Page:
Has Verizon Lost Its iPhone Gamble?
Tim Nash - 2010.04.28
Every quarter, at least one analyst suggests that Apple is about to move to Verizon - and that the great incentive is the additional iPhone sales.
In the March quarter, with a 131% year-over-year increase and a record quarter for iPhone sales, Apple showed that it can do very well without Verizon.
Verizon's gamble is that its network and customer base is so attractive that Apple would have to agree to terms and make a special CDMA iPhone (the iPhone has always been a GSM device). Instead, Verizon is having to pour money into its next generation LTE network far faster than originally planned while watching AT&T's average revenue per user increase and churn rate decrease because of the iPhone.
In other words, the iPhone effect is more powerful than the network effect, and Verizon is having to fund its network improvements from customers who pay less.
Little Incentive for Apple
With the latest figures from AT&T, it is obvious that there is little incentive for Apple to add Verizon to the list of iPhone carriers until Verizon can support the standard GSM iPhone.
Last quarter, the iPhone attracted more than twice as many net new postpaid contract customers to AT&T as the heavily promoted Droid and all of the other offerings did to Verizon. If Verizon had gone the route of the Canadian CDMA carriers, such as Telus, and installed network wide HSDPA 7.2, it might have had the iPhone when the exclusive period of Apple's contract with AT&T ended.
Although Verizon's standard line now seems to be "it's up to Apple", it would take some strong financial incentives to move Apple fast - like say the 5 million WiFi-free iPhones China Unicom is said to have agreed to buy over three years.
The iPad Factor
As Verizon doesn't yet have a competitive iPad 3G service offering, this seems unlikely. It would be so easy, in marketing terms, to put together an offer like AT&T's, where customers only commit for a month at a time. What a great way to let them experience just how good the Verizon network is!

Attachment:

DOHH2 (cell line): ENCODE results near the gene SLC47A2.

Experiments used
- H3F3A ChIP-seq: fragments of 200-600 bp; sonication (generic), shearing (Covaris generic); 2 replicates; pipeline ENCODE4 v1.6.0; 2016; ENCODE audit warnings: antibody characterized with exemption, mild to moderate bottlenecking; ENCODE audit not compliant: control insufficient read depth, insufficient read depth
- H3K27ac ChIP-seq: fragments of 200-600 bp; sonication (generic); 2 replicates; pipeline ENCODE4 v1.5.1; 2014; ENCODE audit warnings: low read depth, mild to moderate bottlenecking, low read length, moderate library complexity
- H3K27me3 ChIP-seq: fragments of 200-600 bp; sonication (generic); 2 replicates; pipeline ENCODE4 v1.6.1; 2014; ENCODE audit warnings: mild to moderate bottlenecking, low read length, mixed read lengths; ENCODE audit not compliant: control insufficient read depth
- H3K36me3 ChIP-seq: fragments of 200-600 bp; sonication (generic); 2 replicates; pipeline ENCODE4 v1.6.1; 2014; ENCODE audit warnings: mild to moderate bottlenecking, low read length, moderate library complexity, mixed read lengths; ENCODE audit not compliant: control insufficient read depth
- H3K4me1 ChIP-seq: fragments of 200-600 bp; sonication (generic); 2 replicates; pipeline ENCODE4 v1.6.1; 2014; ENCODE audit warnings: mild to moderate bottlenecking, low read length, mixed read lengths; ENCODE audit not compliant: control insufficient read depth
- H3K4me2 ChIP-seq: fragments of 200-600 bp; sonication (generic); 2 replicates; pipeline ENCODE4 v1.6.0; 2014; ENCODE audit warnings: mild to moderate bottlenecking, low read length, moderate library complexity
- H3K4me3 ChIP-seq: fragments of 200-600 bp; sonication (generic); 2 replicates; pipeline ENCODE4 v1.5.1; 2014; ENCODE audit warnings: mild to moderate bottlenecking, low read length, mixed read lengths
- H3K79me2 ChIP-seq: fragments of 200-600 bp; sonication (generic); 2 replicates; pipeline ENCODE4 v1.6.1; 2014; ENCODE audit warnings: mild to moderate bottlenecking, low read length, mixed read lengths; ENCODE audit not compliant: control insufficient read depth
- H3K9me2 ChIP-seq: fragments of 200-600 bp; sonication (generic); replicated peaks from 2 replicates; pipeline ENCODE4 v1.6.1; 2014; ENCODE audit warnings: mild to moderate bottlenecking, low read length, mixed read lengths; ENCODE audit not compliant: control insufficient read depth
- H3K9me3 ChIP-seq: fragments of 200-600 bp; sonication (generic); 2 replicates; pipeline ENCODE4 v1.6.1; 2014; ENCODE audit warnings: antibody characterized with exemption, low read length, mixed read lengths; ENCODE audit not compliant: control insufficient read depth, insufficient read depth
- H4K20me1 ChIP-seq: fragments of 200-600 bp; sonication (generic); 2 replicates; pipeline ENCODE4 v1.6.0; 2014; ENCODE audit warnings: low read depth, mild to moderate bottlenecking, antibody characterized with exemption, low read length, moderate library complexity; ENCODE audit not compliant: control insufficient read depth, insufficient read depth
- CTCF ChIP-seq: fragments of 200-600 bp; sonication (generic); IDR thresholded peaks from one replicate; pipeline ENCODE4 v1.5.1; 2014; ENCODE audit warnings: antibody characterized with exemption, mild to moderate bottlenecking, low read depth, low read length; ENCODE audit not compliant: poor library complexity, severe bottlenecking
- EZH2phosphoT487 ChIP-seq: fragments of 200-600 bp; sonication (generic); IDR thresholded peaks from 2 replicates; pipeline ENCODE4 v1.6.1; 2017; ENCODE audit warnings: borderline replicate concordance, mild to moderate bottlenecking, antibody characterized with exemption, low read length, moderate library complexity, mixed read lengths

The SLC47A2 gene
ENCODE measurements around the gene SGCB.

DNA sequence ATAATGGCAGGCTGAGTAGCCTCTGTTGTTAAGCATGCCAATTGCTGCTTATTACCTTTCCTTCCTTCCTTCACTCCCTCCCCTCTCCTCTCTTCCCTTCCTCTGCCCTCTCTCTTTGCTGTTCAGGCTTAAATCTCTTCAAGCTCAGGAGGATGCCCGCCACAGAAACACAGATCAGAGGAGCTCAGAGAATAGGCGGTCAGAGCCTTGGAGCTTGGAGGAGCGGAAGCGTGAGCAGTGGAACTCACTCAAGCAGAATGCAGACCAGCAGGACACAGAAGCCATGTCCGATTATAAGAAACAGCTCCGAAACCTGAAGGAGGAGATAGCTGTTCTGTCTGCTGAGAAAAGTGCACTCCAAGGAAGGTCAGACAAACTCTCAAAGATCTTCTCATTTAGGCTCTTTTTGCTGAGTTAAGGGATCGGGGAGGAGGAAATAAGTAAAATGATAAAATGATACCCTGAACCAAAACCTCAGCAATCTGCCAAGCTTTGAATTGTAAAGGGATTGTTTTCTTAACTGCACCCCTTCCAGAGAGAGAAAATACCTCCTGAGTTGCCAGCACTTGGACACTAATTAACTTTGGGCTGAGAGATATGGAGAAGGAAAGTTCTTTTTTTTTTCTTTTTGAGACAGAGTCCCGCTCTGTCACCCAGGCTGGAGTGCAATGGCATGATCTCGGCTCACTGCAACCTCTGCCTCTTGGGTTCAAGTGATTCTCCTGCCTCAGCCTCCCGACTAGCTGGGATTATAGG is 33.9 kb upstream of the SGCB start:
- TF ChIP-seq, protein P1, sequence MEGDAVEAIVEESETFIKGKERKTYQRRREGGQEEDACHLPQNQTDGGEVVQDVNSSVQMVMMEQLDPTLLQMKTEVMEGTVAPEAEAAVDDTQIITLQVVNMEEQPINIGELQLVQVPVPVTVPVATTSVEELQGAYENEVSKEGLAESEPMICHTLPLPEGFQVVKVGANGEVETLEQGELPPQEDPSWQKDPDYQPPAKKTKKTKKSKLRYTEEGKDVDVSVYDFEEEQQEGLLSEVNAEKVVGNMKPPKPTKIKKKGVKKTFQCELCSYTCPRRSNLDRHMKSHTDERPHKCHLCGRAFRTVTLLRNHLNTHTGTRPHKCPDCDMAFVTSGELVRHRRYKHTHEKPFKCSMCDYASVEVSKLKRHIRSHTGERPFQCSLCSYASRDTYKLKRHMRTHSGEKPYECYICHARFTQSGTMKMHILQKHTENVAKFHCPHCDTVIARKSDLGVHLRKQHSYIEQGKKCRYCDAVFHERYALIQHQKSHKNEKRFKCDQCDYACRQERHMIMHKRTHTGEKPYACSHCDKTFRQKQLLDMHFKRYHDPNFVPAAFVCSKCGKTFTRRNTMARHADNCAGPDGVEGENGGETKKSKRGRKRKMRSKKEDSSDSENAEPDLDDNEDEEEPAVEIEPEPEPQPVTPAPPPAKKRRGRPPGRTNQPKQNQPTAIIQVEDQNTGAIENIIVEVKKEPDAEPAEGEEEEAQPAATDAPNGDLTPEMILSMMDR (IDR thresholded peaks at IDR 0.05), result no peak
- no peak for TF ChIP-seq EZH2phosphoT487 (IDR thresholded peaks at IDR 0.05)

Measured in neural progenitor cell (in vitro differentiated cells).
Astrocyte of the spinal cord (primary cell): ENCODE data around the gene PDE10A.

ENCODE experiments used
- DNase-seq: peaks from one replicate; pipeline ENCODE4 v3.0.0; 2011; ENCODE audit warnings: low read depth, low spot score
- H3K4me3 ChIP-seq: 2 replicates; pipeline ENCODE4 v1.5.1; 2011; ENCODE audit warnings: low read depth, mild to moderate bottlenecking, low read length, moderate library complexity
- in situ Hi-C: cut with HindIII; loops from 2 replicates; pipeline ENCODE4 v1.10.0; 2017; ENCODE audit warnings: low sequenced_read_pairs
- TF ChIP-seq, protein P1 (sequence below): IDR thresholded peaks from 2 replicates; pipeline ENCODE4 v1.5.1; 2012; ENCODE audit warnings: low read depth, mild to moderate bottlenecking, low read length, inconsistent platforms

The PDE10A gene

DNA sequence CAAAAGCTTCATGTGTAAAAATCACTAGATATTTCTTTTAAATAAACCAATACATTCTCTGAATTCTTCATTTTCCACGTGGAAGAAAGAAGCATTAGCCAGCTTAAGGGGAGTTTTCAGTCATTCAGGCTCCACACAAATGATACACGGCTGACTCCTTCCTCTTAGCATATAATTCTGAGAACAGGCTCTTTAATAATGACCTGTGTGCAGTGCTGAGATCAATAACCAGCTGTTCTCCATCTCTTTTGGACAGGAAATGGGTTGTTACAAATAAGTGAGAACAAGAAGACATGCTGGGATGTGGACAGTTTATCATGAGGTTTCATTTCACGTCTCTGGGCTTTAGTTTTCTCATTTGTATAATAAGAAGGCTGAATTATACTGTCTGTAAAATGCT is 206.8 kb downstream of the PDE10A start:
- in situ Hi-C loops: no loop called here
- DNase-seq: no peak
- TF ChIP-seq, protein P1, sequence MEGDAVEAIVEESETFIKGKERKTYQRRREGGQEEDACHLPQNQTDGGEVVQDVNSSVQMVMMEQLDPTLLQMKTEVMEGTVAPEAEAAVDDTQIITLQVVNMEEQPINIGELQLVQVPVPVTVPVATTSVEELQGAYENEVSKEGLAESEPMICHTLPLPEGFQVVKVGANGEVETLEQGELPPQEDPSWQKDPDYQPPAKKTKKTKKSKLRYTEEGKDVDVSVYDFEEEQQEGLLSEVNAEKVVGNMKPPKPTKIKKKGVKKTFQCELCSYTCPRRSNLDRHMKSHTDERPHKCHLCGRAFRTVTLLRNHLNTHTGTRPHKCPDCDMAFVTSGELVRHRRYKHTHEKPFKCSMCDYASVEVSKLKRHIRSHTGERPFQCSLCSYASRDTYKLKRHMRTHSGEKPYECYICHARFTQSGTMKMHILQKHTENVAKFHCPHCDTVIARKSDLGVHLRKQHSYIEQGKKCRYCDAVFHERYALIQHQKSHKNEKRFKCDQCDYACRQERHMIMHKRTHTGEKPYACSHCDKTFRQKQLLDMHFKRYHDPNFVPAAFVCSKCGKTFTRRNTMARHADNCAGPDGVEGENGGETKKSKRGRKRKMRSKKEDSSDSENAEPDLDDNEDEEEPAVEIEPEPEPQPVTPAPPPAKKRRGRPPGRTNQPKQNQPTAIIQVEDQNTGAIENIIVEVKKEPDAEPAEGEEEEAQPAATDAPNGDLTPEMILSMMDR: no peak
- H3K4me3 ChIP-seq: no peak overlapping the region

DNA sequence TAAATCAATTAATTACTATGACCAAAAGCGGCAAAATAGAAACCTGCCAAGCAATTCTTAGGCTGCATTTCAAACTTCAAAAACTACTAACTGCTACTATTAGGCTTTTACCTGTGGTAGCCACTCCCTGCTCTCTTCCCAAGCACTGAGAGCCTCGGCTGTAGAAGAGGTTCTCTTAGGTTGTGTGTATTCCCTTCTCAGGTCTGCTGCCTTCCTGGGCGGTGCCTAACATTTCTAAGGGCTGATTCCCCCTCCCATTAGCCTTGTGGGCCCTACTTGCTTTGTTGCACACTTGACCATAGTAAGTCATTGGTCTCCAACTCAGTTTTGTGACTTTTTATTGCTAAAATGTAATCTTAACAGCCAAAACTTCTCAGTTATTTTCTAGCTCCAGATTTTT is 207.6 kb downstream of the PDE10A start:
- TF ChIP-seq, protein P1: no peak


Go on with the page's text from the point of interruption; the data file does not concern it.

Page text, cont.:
Or maybe that's the problem, as Verizon has about half the WiFi hotspots of AT&T and needs to have enough of the LTE network in place to be competitive. The earliest this looks likely is the holiday quarter this year, and Verizon is between a rock and a hard place. Either it offers an iPad package by Christmas and risks being shown up in all the areas where there is no LTE coverage, or it gifts to its main competitor all the users of this year's hot Christmas present.
iPhone Optimized for GSM and WiFi
The critical decision for Verizon was Apple taking the iPhone processor design in-house. Apple has recognised that crucial factors for taking over the mobile market are speed, screen (resolution and viewing angle), and battery life. To get the latter as long as possible, the A4 design is optimised for GSM and WiFi.
Then there are the costs of supporting a world phone that works on both CDMA and GSM. Unless Apple chose to go with a GSM model and a worldphone model, which would complicate technical support through Apple Retail, it would end up paying substantial royalties to Qualcomm on every iPhone with CDMA.
Then there is the issue of mutitasking, which will be in iPhone OS 4.0, as CDMA does not allow phone calls and data download at the same time. So, for instance, if you're talking in the car, you still want the iPhone navigation system to keep working and alerts like speed traps to keep coming in. This all makes supporting Verizon and Sprint on CDMA, an old technology standard that both companies are moving away from, a luxury that Apple has chosen not to afford, because of how it impacts the iPhone difference for other markets.
Looking for a Better Network
Although surveys seem to show that users want to move from AT&T, what they want is everything they love about the iPhone on a better network, a network where there are no dropped calls and high speed downloading is always available - the usual nirvana. Comparing the good reports from this year's SXSW in Austin with last year's, when few were able to use their iPhone consistently before the last day, it is clear that AT&T's network investment is working and that the Verizon advantage can be reduced.
Those who want freedom for the iPhone don't want freedom for the carriers to give you what they want. This is the Android problem that Google is struggling against with the Nexus One. When there is little incentive to update you and keep your cellphone working as well as possible, the carriers won't. After all, they have your contract for 18 months or two years, and they have new cellphones to sell.
Unless Google can solve this, Android will become the brand for those who like to control as much as possible of their cellphone, who want to search around the Web for the latest software and mods, while Apple continues to expand its sweetspot - selling to people who want their electronics to just work.
Better Markets than Verizon